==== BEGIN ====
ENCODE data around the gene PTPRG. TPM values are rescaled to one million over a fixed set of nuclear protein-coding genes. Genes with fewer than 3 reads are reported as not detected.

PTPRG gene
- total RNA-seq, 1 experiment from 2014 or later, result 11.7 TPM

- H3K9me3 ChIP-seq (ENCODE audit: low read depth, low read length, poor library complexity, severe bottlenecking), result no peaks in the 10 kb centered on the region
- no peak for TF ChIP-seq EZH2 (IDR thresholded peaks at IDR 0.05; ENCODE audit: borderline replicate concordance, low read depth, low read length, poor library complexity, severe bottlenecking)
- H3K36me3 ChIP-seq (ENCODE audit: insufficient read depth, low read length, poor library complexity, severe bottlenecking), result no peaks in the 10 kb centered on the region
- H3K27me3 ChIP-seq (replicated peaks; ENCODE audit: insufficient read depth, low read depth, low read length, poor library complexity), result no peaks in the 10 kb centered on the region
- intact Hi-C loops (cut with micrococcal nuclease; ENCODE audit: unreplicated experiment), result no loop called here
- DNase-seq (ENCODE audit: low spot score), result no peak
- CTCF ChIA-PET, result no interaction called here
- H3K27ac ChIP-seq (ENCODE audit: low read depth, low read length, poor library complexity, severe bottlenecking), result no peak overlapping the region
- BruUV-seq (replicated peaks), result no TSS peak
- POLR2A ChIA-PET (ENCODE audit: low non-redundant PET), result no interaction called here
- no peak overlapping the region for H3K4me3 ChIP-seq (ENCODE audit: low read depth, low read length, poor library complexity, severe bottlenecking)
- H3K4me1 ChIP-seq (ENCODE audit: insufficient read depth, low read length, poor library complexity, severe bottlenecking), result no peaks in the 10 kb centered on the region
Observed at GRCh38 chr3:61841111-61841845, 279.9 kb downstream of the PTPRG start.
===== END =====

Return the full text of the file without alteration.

ENCODE data around the gene PTPRG. TPM values are rescaled to one million over a fixed set of nuclear protein-coding genes. Genes with fewer than 3 reads are reported as not detected.

PTPRG gene
- total RNA-seq, 1 experiment from 2014 or later, result 11.7 TPM

- H3K9me3 ChIP-seq (ENCODE audit: low read depth, low read length, poor library complexity, severe bottlenecking), result no peaks in the 10 kb centered on the region
- no peak for TF ChIP-seq EZH2 (IDR thresholded peaks at IDR 0.05; ENCODE audit: borderline replicate concordance, low read depth, low read length, poor library complexity, severe bottlenecking)
- H3K36me3 ChIP-seq (ENCODE audit: insufficient read depth, low read length, poor library complexity, severe bottlenecking), result no peaks in the 10 kb centered on the region
- H3K27me3 ChIP-seq (replicated peaks; ENCODE audit: insufficient read depth, low read depth, low read length, poor library complexity), result no peaks in the 10 kb centered on the region
- intact Hi-C loops (cut with micrococcal nuclease; ENCODE audit: unreplicated experiment), result no loop called here
- DNase-seq (ENCODE audit: low spot score), result no peak
- CTCF ChIA-PET, result no interaction called here
- H3K27ac ChIP-seq (ENCODE audit: low read depth, low read length, poor library complexity, severe bottlenecking), result no peak overlapping the region
- BruUV-seq (replicated peaks), result no TSS peak
- POLR2A ChIA-PET (ENCODE audit: low non-redundant PET), result no interaction called here
- no peak overlapping the region for H3K4me3 ChIP-seq (ENCODE audit: low read depth, low read length, poor library complexity, severe bottlenecking)
- H3K4me1 ChIP-seq (ENCODE audit: insufficient read depth, low read length, poor library complexity, severe bottlenecking), result no peaks in the 10 kb centered on the region
Observed at GRCh38 chr3:61841111-61841845, 279.9 kb downstream of the PTPRG start.